Božena Mannová

* 1941  

  • "The award is presented at the Park Lane Hilton Hotel, there is a lunch for a thousand five hundred people, and the four candidates know they have a chance to get it, but they don't know they got it. So we went to the barber, I borrowed some clothes and we went. Now we were sitting there and suddenly we heard that we got the prize, so we went upstairs. We practiced such a thank you together, if, God forbid, we were ready to thank you. And when we got there, I don't remember much, but I remember this quite well, that she started talking what we had learned, so I started answering and now suddenly she changed the subject of the thanksgiving and said that when she first came to Czechoslovakia, so she thought that she was coming to a developing country, but that this was not the case, and that she was very sorry that in 1939 Great Britain was one of those countries that signed the treaty, that at least it happened to Czechoslovakia... the Munich Agreement. The audience rose there. Then I don't remember anything."

  • "When I celebrated my next birthday a year later, on August 21, 1969, we celebrated it with my friends from school and with my husband's friends, and of course we sang and drank. And the neighbors had already invited the police and picked us all up because we had been protesting against August 21, 1968. My husband lost his driver's license at the time, because at that time, it was August 21, 1969; it was a sign that we were protesting against that we have Soviet troops here in Czechoslovakia. He didn't get the driver's license only until four years later, when he returned from Canada."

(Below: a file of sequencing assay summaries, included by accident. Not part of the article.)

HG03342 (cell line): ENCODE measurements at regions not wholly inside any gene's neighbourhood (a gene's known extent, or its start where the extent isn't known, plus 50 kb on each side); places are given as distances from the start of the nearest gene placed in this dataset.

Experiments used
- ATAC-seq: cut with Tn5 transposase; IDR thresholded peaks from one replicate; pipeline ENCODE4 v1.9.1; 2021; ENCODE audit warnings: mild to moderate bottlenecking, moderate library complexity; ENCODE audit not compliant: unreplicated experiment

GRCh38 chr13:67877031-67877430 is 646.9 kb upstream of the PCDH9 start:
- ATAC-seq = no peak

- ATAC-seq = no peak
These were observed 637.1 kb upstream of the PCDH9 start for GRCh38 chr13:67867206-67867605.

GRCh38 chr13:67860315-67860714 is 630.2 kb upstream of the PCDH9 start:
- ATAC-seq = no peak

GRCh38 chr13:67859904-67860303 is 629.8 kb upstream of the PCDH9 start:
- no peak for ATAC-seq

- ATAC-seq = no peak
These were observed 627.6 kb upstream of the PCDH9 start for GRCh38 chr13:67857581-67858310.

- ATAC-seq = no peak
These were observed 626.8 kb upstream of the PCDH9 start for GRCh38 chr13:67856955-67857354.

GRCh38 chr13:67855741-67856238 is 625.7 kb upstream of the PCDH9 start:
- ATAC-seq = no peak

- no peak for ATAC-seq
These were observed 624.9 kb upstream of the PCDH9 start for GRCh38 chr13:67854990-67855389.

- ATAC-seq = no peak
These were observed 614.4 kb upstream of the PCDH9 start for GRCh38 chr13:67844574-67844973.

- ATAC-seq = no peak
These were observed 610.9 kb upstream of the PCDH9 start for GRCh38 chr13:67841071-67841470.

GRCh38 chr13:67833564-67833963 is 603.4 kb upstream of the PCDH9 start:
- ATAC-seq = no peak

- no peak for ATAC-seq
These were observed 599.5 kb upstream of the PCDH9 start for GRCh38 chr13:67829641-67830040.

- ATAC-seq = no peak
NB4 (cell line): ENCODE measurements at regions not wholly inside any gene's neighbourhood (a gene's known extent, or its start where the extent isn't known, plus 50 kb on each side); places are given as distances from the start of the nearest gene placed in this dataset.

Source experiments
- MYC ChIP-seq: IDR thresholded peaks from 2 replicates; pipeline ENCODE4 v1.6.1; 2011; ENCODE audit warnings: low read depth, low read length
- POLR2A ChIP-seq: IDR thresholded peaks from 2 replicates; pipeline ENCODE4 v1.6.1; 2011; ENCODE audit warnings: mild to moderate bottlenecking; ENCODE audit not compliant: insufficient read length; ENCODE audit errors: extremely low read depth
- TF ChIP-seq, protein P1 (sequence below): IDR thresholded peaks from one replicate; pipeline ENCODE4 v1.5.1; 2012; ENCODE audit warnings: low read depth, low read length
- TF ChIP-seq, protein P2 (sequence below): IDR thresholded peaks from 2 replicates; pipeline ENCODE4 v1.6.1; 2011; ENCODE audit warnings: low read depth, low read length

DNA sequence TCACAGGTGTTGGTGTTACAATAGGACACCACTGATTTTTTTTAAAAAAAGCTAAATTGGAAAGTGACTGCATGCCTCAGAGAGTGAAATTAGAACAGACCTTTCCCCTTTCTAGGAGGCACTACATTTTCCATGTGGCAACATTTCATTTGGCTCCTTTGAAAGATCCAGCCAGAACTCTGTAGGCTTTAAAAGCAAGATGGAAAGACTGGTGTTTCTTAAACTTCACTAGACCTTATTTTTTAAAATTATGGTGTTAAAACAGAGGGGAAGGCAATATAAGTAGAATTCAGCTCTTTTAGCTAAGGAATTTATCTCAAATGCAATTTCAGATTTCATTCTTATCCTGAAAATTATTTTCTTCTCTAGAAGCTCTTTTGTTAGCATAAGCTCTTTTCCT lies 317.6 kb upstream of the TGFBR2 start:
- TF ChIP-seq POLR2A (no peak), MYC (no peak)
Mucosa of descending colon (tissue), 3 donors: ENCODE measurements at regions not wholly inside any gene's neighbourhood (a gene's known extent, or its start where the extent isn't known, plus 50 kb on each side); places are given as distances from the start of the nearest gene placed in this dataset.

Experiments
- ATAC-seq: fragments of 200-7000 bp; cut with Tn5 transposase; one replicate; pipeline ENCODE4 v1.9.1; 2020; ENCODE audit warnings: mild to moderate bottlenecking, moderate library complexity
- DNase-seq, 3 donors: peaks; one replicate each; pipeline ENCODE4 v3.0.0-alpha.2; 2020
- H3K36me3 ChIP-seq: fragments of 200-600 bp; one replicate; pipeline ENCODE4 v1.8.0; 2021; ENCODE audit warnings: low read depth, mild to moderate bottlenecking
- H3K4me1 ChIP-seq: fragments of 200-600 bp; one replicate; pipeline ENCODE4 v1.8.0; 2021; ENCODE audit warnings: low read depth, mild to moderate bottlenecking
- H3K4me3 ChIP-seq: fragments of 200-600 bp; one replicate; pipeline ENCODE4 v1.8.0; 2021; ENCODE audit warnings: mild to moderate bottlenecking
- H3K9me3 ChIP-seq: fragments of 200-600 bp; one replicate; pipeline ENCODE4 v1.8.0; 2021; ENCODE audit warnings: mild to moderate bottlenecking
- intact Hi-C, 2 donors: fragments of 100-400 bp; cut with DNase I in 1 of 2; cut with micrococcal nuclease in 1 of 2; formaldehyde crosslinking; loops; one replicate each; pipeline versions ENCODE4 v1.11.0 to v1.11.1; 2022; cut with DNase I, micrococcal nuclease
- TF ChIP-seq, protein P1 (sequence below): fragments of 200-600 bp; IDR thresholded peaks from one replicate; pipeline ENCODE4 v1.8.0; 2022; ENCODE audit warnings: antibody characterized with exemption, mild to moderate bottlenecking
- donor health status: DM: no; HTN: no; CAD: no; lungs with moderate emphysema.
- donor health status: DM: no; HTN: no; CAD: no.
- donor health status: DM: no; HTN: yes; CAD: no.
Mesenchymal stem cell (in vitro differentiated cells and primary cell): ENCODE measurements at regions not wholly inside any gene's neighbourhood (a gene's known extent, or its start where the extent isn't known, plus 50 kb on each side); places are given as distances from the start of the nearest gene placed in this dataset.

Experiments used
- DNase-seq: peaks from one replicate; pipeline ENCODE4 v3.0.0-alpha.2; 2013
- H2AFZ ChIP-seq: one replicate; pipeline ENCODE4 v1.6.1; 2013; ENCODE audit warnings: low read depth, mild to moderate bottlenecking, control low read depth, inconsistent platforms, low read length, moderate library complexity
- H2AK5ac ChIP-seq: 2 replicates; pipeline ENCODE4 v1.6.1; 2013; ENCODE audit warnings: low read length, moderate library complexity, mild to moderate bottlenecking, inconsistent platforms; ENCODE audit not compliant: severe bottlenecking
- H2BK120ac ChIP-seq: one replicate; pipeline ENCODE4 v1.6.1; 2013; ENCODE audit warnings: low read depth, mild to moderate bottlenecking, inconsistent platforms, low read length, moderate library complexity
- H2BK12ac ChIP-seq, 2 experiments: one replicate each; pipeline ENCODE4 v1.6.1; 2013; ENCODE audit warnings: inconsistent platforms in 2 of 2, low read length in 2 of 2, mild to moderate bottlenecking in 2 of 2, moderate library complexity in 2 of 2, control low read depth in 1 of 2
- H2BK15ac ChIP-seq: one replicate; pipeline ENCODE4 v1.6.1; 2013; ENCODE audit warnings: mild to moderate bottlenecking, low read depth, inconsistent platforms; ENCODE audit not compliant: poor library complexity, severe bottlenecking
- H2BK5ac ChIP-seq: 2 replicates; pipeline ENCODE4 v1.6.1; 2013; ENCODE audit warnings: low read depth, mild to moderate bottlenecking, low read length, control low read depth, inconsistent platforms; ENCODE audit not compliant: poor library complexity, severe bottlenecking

• "It was very difficult to find out when there was not enough information, not enough books. I remember at home, I said I grew up in a happy family, I had two younger siblings, one more sister and a brother. There were a lot of books at home, a big piano at home, Dad played the piano. And when they turned off the electricity in the '50s, so we knew in the afternoon that there would be no electric power from six to eight in the evening, so there was nothing you could do, but my dad, a physicist and mathematician, was charging the batteries and we had a twenty-watt light bulb hanging over the table, and we sat around it. My mother made us tea and smeared bread with lard, and my father explained various stuff from history and mathematics to us, and we sang various Smetana operas and things like that. And I remember, it was really beautiful, but it was terrible."

  • Full recordings
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    Praha , 20.11.2019

    duration: 01:03:18
    media recorded in project The Stories of Our Neigbours
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I always knew I belonged here

Young Božena Mannová
Young Božena Mannová
photo: archiv pamětnice

Božena Mannová, née Radová, was born on August 21, 1941 in Čáslav. Her father was a mathematician and physicist, and Božena also showed a talent for mathematics. She graduated from the Faculty of Radio Engineering at the Czech Technical University in Poděbrady. During her studies, she married and had a daughter. After completing her studies, she joined the company Aritma in Prague. She lived on today’s Evropská Street and therefore saw the arrival of the occupying troops from the Ruzyně airport. In August 1969, she and her husband and friends were detained during her birthday party on the anniversary of the occupation. In 1969 she went to Canada with her family for four years and in 1973 she returned. After the Velvet Revolution, she collaborated extensively with foreign colleagues in the field of programming and in 1998 received the important European Woman of Action Award. Today she still works at CTU.